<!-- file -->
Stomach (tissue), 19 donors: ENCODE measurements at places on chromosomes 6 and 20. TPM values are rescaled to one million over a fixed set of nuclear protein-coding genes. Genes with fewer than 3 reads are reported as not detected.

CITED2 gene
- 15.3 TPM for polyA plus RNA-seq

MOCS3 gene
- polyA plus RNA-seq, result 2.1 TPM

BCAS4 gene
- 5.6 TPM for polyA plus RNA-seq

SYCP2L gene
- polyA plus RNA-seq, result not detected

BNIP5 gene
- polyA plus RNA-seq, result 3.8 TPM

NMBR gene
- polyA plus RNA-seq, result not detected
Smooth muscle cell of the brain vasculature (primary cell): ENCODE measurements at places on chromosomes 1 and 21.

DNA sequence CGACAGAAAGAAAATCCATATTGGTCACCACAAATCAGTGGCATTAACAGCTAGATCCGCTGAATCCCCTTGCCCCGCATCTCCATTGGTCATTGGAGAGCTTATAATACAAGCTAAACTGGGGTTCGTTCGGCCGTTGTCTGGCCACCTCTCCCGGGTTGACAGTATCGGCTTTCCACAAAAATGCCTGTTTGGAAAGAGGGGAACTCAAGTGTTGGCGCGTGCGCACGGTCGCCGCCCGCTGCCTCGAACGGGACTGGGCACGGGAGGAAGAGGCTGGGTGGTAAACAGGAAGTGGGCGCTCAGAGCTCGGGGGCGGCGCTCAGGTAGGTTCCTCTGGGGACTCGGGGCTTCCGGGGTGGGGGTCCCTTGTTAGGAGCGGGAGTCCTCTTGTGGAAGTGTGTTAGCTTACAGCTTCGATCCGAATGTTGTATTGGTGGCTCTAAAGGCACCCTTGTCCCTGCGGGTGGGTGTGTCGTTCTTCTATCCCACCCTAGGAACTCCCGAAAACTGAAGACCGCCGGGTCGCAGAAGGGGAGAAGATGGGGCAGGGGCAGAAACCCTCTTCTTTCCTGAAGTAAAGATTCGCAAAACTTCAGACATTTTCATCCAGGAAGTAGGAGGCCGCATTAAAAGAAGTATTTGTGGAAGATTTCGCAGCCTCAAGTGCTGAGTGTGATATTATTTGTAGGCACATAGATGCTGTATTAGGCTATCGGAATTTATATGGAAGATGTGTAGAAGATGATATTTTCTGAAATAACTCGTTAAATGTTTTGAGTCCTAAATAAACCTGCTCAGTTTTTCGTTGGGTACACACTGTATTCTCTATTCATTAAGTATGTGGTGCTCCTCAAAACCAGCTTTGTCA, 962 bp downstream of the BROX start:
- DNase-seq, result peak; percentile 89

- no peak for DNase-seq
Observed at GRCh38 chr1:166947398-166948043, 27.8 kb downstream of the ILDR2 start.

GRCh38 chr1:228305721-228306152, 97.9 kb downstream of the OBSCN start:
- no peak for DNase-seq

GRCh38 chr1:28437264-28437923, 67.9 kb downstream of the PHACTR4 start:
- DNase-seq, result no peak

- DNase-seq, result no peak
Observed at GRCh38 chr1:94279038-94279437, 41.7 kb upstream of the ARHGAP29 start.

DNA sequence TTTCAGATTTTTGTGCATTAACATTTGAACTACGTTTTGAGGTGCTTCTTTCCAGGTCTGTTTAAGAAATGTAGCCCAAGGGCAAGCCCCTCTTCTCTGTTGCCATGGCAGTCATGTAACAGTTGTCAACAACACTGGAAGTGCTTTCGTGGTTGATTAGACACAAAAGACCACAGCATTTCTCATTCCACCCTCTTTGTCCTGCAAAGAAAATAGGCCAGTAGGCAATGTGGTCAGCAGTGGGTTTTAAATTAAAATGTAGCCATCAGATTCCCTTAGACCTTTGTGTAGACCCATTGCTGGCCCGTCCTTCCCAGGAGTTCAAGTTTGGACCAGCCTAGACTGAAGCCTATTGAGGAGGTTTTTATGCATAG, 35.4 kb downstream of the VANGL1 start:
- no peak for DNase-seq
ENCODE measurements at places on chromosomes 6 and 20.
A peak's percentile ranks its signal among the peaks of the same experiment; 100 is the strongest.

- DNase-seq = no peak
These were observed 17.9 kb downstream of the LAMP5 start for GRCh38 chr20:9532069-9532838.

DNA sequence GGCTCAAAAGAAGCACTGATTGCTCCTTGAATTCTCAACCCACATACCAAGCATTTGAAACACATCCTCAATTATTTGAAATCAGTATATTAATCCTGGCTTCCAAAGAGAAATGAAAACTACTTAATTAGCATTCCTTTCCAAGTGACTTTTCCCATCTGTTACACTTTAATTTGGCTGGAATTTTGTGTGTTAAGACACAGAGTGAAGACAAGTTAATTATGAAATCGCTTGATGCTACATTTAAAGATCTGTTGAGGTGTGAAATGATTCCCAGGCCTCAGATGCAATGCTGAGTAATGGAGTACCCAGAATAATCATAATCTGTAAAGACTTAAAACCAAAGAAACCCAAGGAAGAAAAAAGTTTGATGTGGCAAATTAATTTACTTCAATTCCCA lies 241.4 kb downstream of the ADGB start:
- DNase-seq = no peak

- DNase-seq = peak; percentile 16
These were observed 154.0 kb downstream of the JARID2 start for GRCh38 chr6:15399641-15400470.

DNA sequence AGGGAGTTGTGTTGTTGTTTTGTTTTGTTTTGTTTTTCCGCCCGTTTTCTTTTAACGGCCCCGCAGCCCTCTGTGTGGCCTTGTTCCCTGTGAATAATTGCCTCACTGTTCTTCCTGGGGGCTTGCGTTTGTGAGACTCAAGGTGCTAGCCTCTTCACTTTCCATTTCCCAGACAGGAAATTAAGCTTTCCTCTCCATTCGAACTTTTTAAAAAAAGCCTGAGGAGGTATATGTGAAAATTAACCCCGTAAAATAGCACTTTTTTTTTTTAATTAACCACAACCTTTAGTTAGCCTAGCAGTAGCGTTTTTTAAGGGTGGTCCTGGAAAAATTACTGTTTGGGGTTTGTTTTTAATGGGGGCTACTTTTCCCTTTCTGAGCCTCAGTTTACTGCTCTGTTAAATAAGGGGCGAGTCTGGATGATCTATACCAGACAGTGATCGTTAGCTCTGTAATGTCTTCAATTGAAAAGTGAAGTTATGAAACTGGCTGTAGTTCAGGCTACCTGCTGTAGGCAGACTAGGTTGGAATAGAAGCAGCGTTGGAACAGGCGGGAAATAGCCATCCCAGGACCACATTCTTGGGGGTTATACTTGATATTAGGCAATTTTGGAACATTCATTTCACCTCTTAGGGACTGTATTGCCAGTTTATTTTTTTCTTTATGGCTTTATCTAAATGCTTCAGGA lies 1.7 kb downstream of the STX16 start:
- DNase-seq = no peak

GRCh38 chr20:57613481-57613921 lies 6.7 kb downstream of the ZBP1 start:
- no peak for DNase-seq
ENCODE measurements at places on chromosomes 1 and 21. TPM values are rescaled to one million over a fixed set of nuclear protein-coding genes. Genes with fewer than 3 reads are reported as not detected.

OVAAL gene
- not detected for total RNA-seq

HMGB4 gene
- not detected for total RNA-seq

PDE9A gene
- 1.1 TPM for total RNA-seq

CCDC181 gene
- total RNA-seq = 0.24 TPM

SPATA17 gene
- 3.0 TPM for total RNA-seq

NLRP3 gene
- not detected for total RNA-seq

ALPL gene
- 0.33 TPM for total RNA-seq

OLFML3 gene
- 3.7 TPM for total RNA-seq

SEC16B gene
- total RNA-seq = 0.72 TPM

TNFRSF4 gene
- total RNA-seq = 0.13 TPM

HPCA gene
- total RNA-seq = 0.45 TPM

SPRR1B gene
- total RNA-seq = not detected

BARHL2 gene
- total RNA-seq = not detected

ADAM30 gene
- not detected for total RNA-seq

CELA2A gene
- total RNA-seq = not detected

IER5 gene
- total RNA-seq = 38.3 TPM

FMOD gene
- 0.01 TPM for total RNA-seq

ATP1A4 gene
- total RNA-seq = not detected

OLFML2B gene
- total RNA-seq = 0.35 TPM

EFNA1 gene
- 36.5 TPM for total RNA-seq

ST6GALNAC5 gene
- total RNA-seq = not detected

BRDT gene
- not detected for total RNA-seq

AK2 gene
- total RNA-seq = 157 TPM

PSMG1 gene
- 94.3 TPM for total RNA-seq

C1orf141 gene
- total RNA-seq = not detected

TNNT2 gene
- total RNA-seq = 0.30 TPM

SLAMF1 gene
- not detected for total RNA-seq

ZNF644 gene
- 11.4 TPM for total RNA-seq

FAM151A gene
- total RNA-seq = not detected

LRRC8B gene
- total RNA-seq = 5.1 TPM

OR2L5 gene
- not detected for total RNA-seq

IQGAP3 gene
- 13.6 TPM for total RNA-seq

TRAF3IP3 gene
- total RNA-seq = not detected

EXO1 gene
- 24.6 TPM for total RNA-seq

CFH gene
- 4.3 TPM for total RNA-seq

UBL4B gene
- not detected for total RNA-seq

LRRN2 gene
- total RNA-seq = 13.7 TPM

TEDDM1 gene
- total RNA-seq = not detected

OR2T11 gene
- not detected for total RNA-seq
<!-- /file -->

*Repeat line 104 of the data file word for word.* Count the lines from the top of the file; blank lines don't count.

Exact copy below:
TRAF3IP3 gene